The Shot: Van Avermaet conquers Roubaix

Brakethrough Media takes a look back at Greg Van Avermaet's monumental Roubaix win and his long path to get to a cobblestone trophy.

2017 115th Paris-Roubaix: Race ruin, redemption, and reward

This year’s Paris-Roubaix, the 115th edition, was the fastest in history. The conditions — incredibly dry and dusty, unseasonably warm and sunny — were paired with the historic relevance of being the last appearance of four-time winner Tom Boonen.

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The wind-up to race day had already been going full-gas. Since the spring season started, Olympic champion Greg Van Avermaet was looking to finally steal glory in the cobbled monuments, Ronde van Vlaanderen and Paris-Roubaix. Meanwhile, Peter Sagan had the world watching as the double-rainbow defending champion in Flanders. Add to that, the imminent retirement of Tommeke, king of the classics, who had the media buzzing around him since training camp. Could he achieve the impossible and take home a fifth cobble trophy?

It is said time and again that the winner of Roubaix must have great form, superb tactics, and impeccable luck. Boonen’s take is perhaps a bit more about moxie, “Sometimes you don’t need a plan, you just need big balls …” Some might say the biggest challenge is to believe you can win it. Apparently years ago, Belgian journalist Hugo Coorevits looked at young neo-pro Greg Van Avermaet and said, “One day you will be there, on the top step of that podium [in Roubaix],” to which GVA muttered something along the lines of, “Are you sure about that?”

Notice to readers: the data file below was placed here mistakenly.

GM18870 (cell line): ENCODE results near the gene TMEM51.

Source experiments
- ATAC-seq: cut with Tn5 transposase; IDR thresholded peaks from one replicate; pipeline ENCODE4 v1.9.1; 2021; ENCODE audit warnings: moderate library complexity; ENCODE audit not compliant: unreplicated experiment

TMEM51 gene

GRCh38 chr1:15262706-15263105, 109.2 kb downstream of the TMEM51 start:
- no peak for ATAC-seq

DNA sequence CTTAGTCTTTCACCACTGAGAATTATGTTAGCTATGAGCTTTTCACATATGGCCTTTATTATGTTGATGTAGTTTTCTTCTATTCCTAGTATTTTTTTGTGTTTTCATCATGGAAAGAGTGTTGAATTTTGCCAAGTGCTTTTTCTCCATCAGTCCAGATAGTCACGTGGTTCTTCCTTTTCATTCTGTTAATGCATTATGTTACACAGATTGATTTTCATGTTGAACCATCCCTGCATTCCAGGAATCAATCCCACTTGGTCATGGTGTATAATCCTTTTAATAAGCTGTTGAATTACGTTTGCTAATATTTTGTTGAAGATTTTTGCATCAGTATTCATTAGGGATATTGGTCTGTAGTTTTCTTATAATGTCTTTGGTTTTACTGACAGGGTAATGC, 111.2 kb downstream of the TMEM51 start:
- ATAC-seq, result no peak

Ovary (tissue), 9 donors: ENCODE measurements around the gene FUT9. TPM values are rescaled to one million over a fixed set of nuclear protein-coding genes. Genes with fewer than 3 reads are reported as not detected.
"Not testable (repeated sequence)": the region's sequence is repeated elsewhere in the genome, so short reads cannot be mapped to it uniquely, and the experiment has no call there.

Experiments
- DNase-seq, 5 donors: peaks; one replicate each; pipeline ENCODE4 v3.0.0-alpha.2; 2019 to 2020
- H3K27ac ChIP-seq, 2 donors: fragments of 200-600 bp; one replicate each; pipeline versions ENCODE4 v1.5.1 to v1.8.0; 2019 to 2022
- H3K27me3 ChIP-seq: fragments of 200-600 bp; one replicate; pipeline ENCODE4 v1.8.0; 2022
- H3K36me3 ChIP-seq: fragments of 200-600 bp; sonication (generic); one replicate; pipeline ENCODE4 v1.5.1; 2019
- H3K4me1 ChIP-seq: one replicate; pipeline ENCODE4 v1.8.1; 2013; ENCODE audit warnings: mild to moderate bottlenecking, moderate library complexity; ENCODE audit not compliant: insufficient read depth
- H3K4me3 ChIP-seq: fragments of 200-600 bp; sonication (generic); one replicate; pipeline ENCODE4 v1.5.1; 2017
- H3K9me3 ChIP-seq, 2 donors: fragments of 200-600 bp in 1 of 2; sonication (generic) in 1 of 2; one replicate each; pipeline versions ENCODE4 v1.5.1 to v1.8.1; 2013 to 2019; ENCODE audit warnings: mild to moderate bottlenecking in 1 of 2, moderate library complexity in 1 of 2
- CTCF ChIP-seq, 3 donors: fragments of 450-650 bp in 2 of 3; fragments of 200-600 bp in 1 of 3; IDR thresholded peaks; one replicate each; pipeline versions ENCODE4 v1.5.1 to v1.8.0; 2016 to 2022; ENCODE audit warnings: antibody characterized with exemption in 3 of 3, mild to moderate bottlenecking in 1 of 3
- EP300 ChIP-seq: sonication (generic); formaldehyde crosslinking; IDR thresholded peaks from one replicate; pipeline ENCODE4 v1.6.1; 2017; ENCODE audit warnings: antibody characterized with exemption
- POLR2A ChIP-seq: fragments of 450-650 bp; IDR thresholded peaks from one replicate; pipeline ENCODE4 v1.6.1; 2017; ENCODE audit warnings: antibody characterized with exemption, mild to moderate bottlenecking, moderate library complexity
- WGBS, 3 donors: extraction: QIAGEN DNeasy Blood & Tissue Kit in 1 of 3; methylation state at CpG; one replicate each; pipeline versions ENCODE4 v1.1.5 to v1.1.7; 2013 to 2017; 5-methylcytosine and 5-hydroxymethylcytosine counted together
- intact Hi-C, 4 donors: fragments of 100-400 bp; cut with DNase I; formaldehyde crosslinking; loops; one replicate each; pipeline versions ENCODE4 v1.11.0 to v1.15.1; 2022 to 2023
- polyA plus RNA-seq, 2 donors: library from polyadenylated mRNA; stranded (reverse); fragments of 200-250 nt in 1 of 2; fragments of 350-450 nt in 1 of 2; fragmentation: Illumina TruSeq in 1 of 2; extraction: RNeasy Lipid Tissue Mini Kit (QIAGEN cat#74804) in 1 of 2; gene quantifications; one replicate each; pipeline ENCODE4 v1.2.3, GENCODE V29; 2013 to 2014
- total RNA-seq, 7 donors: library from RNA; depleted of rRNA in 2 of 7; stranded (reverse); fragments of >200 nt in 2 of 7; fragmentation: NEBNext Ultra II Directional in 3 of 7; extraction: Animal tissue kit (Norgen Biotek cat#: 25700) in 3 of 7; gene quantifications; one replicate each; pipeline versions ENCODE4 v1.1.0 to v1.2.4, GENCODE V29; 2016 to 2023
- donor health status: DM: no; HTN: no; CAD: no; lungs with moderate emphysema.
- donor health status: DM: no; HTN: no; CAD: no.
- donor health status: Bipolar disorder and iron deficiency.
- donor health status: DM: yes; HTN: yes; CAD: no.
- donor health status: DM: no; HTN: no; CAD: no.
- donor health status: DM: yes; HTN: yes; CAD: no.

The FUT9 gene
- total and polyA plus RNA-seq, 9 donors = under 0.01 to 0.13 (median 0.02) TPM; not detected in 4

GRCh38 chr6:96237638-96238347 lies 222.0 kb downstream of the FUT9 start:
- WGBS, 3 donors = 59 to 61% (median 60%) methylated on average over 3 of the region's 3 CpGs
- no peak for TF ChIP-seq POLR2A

At some point he himself became sure. Maybe it was all the times he placed second and third on the pavé podiums in the last few years. Maybe it was bringing home gold from Rio. Maybe it was winning three other Flanders classics races in the last six weeks. Maybe it was the words whispered in his ear years ago. And maybe, just maybe it was “big balls.”

Key image specs:

Canon 1DX
Canon 100-400mm f4.5-5.6L IS II USM
1/1250 sec @ f/5.6 ISO 320
Focal Length: 170mm
File format: RAW
Shot from the grassy knoll above the finish line